Investigations on Marginal Reef Systems: Species Distribution, Population Ecology, and Community Structure of Acropora cervicornis off Fort Lauderdale, Florida
Principal Investigator: Bernardo Vargas-Ángel, Ph.D.
Due to the dramatic decline of Acropora cervicornis throughout the Caribbean, notable structural and functional changes have occurred in many reefs. Thus, persistence and growth of dense A. cervicornis thickets off the coast of Fort Lauderdale are noteworthy because they develop in a high-latitude environment, subject to natural and anthropogenic stressors, and provide an interesting counterpoint to other white band disease-impacted A. cervicornis populations in the Florida Keys and throughout the Caribbean.
Project and Findings
In light of the unusual occurrence of a thriving A. cervicornis population in nearshore waters of Broward County, NCRI is strongly committed to the advancement of scientific research and public awareness regarding the ecological importance of these unique communities. This research program investigates the interplay between A. cervicornis demographics, reproduction, and environmental disturbances. Our demographic surveys indicate that the Broward County A. cervicornis is the largest extant population of this species in the continental USA, providing critical habitat for numerous species of invertebrates and fishes. This population invests a considerable amount of energy in gamete production and release, and represents an important seeding stock and potential source of propagules to repopulate/replenish other previously impacted south Florida coral reef habitats. Central to our demographic studies is also the role of white band disease prevalence, incidence, and transmission, in relation to reproduction and community persistence and expansion. White band disease research is also advanced, aimed at developing diagnostic criteria based on field observations and histopathological examinations.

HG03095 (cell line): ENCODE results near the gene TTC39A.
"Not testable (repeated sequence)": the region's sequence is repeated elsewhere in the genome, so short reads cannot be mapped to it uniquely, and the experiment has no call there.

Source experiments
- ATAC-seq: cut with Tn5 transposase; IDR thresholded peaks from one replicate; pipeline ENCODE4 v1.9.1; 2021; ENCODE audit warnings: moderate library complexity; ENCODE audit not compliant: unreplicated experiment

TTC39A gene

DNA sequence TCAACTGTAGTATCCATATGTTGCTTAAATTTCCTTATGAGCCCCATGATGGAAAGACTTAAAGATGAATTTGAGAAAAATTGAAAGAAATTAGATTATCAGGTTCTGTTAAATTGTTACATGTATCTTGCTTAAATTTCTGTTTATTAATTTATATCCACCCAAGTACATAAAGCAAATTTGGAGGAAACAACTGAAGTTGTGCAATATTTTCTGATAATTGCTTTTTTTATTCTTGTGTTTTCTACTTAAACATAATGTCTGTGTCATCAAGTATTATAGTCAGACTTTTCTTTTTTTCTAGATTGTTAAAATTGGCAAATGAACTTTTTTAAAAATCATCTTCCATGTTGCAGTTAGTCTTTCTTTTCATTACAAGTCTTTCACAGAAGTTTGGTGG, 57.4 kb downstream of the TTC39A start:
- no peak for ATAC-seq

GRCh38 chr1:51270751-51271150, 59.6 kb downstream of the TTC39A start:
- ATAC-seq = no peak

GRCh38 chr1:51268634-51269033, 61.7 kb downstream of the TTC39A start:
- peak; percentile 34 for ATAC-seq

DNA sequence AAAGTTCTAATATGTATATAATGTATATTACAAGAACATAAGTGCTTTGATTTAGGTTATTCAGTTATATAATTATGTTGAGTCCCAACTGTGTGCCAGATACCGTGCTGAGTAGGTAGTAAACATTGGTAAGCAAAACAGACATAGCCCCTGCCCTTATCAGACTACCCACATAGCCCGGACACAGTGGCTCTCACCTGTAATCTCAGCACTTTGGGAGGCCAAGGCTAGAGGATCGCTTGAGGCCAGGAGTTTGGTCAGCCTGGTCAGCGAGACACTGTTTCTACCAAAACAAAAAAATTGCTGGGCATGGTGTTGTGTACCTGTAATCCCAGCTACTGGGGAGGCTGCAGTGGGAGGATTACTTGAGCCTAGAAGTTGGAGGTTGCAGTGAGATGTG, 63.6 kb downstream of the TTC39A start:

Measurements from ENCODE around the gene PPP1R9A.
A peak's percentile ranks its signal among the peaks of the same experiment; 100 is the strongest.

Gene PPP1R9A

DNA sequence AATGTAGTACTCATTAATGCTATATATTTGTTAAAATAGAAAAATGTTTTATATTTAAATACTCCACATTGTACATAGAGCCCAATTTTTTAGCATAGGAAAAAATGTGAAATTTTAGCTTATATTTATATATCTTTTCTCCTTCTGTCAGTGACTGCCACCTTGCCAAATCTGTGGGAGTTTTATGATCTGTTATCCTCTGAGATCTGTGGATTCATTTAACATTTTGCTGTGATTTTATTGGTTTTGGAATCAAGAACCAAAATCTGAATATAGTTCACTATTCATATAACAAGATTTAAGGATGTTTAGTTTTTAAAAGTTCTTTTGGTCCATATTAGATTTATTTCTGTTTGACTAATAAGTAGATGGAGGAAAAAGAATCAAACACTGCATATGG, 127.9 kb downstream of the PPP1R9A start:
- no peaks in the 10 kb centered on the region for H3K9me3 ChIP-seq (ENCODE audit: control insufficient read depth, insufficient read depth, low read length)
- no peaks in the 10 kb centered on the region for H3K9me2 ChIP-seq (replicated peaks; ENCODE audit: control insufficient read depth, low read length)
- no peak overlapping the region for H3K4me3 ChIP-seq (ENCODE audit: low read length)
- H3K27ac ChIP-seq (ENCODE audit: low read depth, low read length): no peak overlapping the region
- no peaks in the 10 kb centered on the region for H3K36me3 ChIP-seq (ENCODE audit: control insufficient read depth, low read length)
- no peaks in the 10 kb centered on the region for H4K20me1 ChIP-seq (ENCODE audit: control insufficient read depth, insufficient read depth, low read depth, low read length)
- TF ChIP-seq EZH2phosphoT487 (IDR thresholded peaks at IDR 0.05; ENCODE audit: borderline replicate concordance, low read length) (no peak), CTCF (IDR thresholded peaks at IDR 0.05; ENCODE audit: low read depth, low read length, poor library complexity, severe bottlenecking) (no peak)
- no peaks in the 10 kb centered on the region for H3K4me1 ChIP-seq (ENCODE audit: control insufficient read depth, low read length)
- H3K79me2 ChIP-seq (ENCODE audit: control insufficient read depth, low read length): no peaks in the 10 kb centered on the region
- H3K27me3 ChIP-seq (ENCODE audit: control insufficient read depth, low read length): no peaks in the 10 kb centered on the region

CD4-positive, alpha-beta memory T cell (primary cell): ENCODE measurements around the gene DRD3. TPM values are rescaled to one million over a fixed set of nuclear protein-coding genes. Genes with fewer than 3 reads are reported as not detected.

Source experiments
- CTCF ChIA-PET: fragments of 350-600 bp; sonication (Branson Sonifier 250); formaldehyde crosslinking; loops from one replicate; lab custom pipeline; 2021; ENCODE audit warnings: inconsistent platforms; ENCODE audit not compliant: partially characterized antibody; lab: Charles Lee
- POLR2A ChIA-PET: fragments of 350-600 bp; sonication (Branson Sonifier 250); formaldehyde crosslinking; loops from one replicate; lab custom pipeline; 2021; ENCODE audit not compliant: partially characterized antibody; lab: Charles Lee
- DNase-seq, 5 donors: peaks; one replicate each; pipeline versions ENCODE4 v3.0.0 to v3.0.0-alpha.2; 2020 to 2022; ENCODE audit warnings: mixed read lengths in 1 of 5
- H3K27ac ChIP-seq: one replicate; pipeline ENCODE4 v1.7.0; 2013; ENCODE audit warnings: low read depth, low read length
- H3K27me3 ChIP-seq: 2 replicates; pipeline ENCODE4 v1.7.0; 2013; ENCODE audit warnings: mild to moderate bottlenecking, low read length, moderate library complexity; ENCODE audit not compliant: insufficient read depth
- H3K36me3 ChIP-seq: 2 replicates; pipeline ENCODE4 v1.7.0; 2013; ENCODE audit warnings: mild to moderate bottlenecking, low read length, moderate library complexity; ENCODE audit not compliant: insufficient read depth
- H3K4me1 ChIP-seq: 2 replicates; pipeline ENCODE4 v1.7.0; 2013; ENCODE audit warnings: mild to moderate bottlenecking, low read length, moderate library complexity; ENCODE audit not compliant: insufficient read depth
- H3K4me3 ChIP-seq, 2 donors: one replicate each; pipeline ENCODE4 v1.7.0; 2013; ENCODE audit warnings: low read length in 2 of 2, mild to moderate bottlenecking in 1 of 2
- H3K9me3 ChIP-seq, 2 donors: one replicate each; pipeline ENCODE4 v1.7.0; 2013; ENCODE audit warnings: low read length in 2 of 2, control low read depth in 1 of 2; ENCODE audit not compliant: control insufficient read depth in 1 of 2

Implications for Management
NCRI's Acropora research program has made significant contributions toward the evaluation of the Broward population and its reproductive potential. Our research is committed to providing effective education and dissemination of information on methods and findings related to these investigations to the general public, students, resource managers, and scientists. Our studies have allowed for an assessment of species status, vulnerability, and resilience in the region, and established a baseline against which to compare future change. Our research has also provided means to evaluate the potential for natural population recovery in other previously impacted A. cervicornis coral reef sites, and given effective advice and recommendations to local coral reef managers regarding the status of the local A. cervicornis population, as well as for the need for its long-term monitoring.
NCRI via NOAA-CSCOR